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Darwin knew this and therefore according to Darwin’s theory altruists should have become extinct over time, because they are the ones who get eaten by the lion. Yet Darwin realised that in every single human society ever known, it is the altruists, not the survivalists, who are admired. This threatened to explode his whole theory. However, in the end, he came up with the answer and he wrote it in his much later book, The Descent of Man. I’m going to summarise what he said in today’s language. The world did not yet know about genes, but in effect he said we hand on our genes as individuals, but we only survive as members of groups. For a group to survive, it has to have altruism among its members. It has to have people who put the interest of the group above their private interest.

That is how Darwin solved the problem. We need altruism to create groups and without groups we don’t survive. This is a really interesting subject and it has become huge in research since the 1980s, in all sorts of disciplines — evolutionary psychology, economics and sociology. It involves game theory and a wonderful thing, the conversation killer of all time, called the iterated prisoner’s dilemma. One way or another, people call it different things. Biologists call it reciprocal altruism. Sociologists call it trust. Economists call it social capital, when a society is full of altruists helping one another. That society is rich in social capital. When you’ve got a society of individualists who think mainly of themselves, it is poor in social capital. The classic work on social capital was written in our time by a great sociologist at Harvard called Robert Putnam. He is famous for his observation that more people are going 10-pin bowling in America than ever before, but fewer are joining teams and leagues. He called his book Bowling Alone. That, for him, became the symbol of an individualistic society which is rich in individual life but poor in social capital. Poor in altruism, in other words. However, Putnam, like Darwin, is a very honest and thoughtful scholar, willing to challenge his own ideas.

So he published Bowling Alone as a book in 2000, but in 2010 he published another fascinating book, American Grace. In this book, he says, “Social capital does exist in America. But where will you find it? In churches, in synagogues, in temples, in houses of worship.” People who go regularly to synagogue or to church enjoy health benefits as well. One big survey in the US found that if you go regularly to a house of worship your life expectancy increases by seven years.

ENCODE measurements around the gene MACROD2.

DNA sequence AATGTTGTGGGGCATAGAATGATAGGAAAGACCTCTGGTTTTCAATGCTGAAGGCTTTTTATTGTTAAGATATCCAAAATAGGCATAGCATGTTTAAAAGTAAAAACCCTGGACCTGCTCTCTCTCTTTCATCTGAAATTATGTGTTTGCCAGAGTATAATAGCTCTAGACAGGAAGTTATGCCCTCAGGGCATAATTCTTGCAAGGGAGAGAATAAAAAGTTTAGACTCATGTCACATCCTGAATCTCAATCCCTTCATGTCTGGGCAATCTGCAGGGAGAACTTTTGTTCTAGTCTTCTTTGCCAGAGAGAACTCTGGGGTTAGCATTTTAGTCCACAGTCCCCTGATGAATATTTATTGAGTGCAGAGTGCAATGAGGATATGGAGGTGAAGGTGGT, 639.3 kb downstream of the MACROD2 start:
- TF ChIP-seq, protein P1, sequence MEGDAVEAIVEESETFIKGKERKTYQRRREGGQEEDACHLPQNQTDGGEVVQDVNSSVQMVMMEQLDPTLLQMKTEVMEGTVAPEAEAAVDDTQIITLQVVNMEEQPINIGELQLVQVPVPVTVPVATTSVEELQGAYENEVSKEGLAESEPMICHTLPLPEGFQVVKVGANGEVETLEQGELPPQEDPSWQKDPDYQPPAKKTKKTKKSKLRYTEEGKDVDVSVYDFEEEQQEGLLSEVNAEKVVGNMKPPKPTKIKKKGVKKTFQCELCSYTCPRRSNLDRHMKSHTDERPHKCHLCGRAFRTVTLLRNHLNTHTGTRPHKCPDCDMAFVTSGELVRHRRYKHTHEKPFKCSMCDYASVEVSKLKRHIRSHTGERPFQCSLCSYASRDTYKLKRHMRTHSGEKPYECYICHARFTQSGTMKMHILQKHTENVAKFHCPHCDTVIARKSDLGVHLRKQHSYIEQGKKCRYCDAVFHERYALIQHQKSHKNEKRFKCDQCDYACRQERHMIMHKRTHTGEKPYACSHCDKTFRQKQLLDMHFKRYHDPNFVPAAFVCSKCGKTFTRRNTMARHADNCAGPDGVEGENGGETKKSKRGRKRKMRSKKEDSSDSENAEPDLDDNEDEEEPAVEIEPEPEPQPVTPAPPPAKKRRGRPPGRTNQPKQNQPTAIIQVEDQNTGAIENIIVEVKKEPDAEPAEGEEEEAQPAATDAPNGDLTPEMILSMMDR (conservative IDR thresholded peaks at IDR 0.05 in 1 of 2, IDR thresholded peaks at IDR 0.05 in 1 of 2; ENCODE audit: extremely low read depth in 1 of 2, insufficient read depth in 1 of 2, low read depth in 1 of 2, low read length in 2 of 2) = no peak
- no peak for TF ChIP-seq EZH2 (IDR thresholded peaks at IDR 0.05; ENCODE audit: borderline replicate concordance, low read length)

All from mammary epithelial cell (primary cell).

However, the truth is that if you are a regular goer to church, synagogue or other place of worship, you are more likely to help a stranger in need, give a meal to the hungry, shelter someone who’s homeless, find somebody a job, give to charity (whether the cause is religious or secular), get involved in voluntary work. The best predictor is not class, ethnicity, or education. The best indicator is: do you or don’t you go regularly to a house of worship. Robert Putnam refined the thesis and said that it doesn’t matter what you believe: do you go? An atheist who went regularly to church is more likely to be an altruist than a deeply-believing believer who keeps to himself. So if you’re an atheist in synagogue, you’re probably a decent kind of guy. We have lots of atheists in synagogue. Actually, one of them, the great, late, much-lamented philosopher at Columbia University, Sidney Morgenbesser, actually said when he was ill, “I don’t know why God is so angry with me just because I don’t believe in Him.”

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September 12th, 2017
5:09 AM
What starts as an interesting article descends into the classic 'it doesn't matter if you believe it or not, but it's better to believe' acts of proselytization.

Jose Carp
September 9th, 2017
9:09 AM
Rav Sir Jonathan Sachs who I admire immensely, omits the fact that the world population has quadrupled in the last 40 years. This has certainly contributed to more ignorance and the dispersion of religions into various sects (some more redical than others).

J Dale Debber
September 8th, 2017
2:09 PM
Rabbi Sacks has put words and meaning to the identification of precisely what is happening In the 21st century world. Moreover he outlines the choice of paths that both societies and individuals have.

North West Johnny
September 1st, 2017
1:09 PM
Rabbi Jonathan Sachs is seriously one of the greatest thinkers of our time. He needs to come home to the UK and speak from every corner of our island to give the silent majority a voice and some direction. The decades to come are going to be dark if we do not break the growing threats to our society.

ron hurtAnonymous
September 1st, 2017
4:09 AM
Quite brilliant analysis. Reminds me of the late Francis Schseffer

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